I am a comic book fan.
I like comic books and I like comic book movies. When I heard that they
were making a movie of a comic I never had heard of called Hellboy, I cringed.
It sounded bad. Then I did a little research on the character. It seems that his origins involved World War II-era Nazis and the occult.
Then came the trailer and the realization that Ron Perlman
would have the lead role. Gasp. There
are few actors I dislike more than Perlman, who had managed to suck in everything I had ever seen him in starting with the
TV version of The Magnificent Seven and culminating with a sour portrayal of a leather-clad, muscled member of the
vampire elite in Blade II. In between, he had soiled every scene he was
in during Enemy at the Gates. I didnt want him to be the lead in anything,
much less a comic book film I had interest in seeing.
To make matters worse, the trailer kind of sucked. It showed glimpses of a giant, made-up Perlman leaping and punching and punch lining. Coupled with the scenes of the overactive Perlman were Schwarzenegger-ready catch
phrases and some lame CG effects. Add to the mix a woman villain hissing Master
and you get enough reasons not to watch a movie. I got primed for another disappointment. I got so primed that I put off seeing it until it rolled into the local second-run
theater a week ago.
To my surprise, the film was actually a comic book movie
the way I like them: dark and witty. The story starts in the middle of World
War II with Professor Trevor Bruttenholm narrating the action of his younger selfs discovery of the creature that would come
to known as Hellboy.
Occult friendly Nazis led by the over-acting Karel Roden
as Rasputin aim to open a portal to another dimension (never classified as Hell in the film, for you wondering how much blasphemy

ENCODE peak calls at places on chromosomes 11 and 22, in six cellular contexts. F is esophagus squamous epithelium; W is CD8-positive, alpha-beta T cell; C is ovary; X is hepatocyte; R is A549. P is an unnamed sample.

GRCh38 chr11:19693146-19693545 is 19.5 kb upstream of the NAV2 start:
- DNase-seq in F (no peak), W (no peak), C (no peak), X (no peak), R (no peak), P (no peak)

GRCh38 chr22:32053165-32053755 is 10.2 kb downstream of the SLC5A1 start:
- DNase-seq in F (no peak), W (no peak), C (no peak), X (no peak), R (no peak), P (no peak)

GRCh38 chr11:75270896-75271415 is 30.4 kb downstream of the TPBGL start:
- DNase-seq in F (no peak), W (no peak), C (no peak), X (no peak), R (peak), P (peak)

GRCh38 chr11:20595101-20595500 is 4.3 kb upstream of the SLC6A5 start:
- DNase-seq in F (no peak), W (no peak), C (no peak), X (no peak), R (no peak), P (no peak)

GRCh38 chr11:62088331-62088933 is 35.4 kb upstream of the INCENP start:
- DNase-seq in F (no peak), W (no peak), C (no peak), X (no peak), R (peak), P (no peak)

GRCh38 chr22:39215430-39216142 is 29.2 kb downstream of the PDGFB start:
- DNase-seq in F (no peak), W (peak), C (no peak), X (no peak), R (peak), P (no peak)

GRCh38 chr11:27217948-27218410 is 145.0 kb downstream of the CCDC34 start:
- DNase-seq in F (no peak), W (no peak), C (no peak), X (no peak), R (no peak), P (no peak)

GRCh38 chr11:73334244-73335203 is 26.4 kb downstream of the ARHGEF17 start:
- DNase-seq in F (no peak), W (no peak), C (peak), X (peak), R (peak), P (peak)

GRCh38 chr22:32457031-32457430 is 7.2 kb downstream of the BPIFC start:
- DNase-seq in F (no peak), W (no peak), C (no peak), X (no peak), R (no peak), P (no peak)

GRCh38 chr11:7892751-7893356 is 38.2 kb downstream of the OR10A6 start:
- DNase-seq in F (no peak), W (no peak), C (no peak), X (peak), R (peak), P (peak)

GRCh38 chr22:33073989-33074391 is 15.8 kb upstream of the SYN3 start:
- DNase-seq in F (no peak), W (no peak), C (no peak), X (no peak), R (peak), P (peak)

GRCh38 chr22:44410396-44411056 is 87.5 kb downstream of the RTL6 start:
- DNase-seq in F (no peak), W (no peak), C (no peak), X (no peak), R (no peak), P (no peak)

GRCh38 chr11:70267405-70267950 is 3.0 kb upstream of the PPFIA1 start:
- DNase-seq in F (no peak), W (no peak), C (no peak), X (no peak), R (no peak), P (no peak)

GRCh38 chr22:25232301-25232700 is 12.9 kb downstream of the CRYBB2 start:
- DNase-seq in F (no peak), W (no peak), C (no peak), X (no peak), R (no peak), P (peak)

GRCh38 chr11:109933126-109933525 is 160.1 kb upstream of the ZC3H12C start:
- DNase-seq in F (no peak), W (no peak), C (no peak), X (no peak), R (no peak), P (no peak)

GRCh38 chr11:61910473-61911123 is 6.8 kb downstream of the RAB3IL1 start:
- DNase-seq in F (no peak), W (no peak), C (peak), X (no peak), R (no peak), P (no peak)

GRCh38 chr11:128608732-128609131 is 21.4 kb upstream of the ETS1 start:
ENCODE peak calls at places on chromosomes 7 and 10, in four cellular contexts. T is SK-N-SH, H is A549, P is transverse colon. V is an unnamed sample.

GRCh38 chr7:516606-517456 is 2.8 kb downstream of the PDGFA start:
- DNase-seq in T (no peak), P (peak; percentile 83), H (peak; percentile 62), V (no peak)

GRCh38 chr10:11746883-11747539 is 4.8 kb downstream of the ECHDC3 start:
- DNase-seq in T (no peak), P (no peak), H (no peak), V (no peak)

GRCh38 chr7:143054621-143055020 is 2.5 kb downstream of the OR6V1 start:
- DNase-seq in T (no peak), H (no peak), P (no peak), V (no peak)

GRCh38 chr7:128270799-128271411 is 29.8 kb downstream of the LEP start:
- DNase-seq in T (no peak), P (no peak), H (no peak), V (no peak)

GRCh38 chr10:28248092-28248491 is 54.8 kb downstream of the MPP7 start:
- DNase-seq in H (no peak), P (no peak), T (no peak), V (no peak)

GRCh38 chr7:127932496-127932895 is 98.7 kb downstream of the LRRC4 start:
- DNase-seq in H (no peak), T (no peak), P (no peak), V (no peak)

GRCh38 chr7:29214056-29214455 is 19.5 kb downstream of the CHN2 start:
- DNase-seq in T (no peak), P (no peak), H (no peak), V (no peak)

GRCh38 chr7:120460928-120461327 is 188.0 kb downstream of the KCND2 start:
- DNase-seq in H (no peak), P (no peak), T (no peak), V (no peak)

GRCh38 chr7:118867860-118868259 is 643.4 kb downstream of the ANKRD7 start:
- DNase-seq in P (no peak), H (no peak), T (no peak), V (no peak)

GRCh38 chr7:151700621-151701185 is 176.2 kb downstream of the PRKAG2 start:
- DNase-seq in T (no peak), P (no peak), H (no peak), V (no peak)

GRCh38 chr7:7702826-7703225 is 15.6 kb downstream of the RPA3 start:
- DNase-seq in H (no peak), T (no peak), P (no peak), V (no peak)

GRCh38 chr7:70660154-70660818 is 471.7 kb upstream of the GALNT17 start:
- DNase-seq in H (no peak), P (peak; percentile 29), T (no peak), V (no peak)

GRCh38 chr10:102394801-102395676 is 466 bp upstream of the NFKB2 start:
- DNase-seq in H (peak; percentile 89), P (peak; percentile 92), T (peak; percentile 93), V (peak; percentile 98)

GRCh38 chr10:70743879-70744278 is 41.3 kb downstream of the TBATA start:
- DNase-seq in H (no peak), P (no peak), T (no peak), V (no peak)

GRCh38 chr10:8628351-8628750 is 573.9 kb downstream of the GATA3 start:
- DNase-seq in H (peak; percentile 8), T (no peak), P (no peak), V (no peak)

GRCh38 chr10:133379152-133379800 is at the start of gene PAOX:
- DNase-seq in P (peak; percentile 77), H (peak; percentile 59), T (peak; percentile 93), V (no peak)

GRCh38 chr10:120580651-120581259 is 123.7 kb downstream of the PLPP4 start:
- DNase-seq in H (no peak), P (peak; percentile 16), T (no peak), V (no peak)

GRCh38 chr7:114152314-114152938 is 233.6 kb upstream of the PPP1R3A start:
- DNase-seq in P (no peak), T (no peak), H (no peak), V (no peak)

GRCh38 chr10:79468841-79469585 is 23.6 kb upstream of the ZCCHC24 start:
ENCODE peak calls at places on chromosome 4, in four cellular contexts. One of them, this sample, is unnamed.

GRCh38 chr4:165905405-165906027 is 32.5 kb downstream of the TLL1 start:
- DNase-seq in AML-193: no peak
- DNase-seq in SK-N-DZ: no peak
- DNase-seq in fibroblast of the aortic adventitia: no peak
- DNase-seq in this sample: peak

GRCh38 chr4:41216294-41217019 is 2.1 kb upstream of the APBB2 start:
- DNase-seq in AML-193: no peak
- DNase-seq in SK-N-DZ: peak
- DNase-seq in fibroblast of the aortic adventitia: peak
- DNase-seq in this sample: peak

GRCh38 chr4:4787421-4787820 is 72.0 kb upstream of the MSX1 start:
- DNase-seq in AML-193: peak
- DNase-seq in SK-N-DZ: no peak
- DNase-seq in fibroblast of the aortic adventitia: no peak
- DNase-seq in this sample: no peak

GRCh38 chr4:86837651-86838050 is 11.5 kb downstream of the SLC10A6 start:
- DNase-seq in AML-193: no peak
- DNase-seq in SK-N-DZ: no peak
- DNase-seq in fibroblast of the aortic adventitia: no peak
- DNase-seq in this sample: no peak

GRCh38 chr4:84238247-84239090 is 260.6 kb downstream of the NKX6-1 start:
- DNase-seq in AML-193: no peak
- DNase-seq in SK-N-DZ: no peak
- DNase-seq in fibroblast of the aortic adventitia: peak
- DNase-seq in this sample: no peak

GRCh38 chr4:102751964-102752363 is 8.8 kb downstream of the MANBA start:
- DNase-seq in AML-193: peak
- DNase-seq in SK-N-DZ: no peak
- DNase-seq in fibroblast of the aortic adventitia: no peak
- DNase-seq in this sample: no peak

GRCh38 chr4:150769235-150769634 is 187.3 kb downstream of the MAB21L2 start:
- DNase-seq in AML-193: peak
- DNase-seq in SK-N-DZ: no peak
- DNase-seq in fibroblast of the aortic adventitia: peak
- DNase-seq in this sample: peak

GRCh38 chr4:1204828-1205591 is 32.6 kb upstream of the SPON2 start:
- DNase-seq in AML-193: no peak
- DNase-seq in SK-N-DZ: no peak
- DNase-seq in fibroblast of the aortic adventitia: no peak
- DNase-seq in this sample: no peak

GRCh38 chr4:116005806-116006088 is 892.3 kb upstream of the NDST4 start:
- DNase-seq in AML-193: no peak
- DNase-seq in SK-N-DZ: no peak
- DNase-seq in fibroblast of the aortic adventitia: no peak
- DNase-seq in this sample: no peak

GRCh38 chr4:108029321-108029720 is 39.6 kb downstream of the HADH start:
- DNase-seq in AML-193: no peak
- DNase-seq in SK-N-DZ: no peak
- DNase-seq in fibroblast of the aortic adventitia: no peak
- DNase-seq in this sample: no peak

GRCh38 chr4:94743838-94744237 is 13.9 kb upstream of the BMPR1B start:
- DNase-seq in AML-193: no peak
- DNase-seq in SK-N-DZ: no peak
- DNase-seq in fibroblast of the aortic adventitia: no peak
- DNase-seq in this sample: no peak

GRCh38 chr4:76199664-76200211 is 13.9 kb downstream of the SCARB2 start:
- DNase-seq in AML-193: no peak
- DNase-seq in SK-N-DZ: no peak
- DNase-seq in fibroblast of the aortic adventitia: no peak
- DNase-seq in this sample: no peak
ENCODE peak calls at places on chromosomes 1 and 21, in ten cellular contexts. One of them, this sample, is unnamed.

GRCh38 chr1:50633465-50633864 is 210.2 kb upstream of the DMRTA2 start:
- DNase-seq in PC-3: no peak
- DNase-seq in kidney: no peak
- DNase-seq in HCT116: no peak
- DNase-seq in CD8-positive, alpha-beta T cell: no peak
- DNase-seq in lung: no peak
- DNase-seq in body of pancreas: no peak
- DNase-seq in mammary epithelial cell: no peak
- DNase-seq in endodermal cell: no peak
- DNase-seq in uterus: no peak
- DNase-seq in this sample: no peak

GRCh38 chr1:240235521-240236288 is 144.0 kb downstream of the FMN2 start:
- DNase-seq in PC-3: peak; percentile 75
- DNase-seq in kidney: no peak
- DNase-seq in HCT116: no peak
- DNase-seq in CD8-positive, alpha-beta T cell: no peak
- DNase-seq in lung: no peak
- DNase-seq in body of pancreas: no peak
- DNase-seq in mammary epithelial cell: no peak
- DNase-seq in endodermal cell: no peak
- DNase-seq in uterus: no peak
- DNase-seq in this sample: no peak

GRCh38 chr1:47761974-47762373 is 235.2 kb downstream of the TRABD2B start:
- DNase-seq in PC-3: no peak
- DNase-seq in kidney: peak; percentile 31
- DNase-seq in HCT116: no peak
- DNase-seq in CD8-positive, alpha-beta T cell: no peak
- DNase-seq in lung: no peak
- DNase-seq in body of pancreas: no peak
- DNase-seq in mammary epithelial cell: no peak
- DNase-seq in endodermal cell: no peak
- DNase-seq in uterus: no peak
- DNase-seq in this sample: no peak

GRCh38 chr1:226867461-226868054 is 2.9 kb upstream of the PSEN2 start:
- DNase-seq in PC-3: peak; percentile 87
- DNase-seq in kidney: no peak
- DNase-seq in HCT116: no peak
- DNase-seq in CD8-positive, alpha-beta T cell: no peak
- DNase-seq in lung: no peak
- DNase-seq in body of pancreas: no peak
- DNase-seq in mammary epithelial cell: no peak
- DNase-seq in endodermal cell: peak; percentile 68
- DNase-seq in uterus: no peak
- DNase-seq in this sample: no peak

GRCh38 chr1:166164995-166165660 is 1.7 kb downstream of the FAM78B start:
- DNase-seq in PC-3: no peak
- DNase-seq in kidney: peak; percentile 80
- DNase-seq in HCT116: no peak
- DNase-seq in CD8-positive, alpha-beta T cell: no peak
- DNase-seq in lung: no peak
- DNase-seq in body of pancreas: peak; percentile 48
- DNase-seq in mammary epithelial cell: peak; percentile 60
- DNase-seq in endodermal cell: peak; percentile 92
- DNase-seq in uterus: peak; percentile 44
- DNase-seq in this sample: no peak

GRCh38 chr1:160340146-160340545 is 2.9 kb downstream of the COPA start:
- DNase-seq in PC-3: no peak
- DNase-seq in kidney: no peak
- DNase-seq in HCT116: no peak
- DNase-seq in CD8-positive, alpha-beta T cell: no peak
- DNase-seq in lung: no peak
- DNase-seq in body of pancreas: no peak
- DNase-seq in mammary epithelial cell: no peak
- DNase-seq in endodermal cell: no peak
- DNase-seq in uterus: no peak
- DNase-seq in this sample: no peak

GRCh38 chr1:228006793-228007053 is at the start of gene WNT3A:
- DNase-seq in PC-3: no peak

is contained in the film). The Professor and a group of American soldiers manage
to thwart the plan and destroy the portal, but not before Rasputin gets sucked in and something else gets through. The something else is a small, blood red creature with a giant stone (?) hand three times as large as its
other one. Its colored appearance and tiny horns cause the soldiers to call it
Jump sixty years into the present day when Agent John Myers
of the FBI is introduced to the American Governments bureau for the paranormal where he is to become the partner of the now
fully grown and fully sarcastic Hellboy, the enforcer of the bureau. Myers and
the audience are also introduced to an much older Professor Bruttenholm and Abe Sapian, a aquatic creature that sounds an
awfully like a Dr. Niles Crane from TVs Fraiser. The character is in fact portrayer
by a seperate actor in heavy make-up and voiced by David Hyde Pierce.
The elite team of the bureau is almost immediately called
out to investigate a creature in the public library (although all I saw was museum artifacts).
Hellboy goes in alone and we quickly learn what the rest of the film will be like: witty, stylish, and dark.
After the outcome of the battle, Hellboy wanders off to
see the object of his affections, Liz Sherman (Selma Blair). Sherman is by choice
holed up in a mental institution where she hopes to learn to control outbursts stemming from her ability to produce fire. And all of a sudden, without warning, the hulking red creature exhibits humanity in
one of its oldest forms: longing.
It is the humanity lent to the absurd that keeps the film
grounded. Hellboy, Abe Sapian, Sherman, and Agent Myers are all great characters
in a cinematic world not meant to hold such rich characterizations. Each actor,
even the usually awful Perlman, deliver terrific performances under the haze of make up or absurd situations. They work. The villains, for the most part do not. Rasputin is a dramatic fool, hissing and roaring when a subdued menace would have raised the stakes of
the character and the film. His henchwoman and lover (?) Ilsa (Biddy Hodson)
echoes her counterparts overacting. The only true menace that is felt in the
film is from the hell hounds, hulking creatures in their own rights, and the blade-wielding assassin that wears a sleek gas
mask and never says a word.
The movie contains its own blend of quality versus corniness,
but ultimately, the film is an entertaining diversion and welcome dark contrast to the bright skyline of Spider-man or Superman. I just wasnt blown-away by any aspect of the film itself. I never really was captivated or held within its world like I so desperately wanted to be. I needed to be to get the real immersion comic fans live for. I
never got it.